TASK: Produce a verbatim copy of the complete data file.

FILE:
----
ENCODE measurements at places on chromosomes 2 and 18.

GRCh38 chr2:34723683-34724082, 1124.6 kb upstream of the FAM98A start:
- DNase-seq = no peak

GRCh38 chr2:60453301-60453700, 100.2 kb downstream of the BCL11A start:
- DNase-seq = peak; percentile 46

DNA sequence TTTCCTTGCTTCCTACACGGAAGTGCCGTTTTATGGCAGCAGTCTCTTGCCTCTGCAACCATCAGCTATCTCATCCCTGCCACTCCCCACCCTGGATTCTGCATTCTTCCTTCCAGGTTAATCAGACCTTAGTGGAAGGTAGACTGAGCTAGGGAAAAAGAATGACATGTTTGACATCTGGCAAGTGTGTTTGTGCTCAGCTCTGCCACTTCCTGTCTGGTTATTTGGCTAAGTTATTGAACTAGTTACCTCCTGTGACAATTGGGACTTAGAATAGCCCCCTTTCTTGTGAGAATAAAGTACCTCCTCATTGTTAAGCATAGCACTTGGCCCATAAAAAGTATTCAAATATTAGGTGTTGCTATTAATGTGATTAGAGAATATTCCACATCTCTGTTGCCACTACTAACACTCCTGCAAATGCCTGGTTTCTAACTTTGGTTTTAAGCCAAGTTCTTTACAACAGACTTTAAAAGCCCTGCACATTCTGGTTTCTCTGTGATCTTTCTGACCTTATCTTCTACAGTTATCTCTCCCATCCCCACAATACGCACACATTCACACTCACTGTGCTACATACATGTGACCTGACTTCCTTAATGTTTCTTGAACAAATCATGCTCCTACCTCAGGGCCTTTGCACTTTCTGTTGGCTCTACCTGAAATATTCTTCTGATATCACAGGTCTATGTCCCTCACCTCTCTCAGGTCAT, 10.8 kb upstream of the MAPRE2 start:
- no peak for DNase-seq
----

ENCODE measurements at places on chromosomes 2 and 18.

GRCh38 chr2:34723683-34724082, 1124.6 kb upstream of the FAM98A start:
- DNase-seq = no peak

GRCh38 chr2:60453301-60453700, 100.2 kb downstream of the BCL11A start:
- DNase-seq = peak; percentile 46

DNA sequence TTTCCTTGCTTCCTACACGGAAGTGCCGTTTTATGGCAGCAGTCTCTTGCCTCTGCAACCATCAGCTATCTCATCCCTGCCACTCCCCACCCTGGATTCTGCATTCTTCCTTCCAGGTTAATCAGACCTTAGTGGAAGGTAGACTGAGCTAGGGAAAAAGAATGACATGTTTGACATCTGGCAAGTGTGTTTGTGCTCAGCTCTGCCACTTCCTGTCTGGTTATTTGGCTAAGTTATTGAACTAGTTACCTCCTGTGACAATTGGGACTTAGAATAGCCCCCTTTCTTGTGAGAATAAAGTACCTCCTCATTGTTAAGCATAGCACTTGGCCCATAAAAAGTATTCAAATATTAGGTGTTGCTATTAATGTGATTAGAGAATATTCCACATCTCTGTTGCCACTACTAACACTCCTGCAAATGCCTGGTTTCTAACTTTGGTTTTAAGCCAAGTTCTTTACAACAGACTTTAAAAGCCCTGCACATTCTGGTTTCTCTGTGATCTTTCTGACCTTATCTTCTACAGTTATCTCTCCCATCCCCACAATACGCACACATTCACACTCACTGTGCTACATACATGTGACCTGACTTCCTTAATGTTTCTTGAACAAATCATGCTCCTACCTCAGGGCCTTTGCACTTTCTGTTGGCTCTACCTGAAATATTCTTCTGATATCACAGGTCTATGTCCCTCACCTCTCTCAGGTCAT, 10.8 kb upstream of the MAPRE2 start:
- no peak for DNase-seq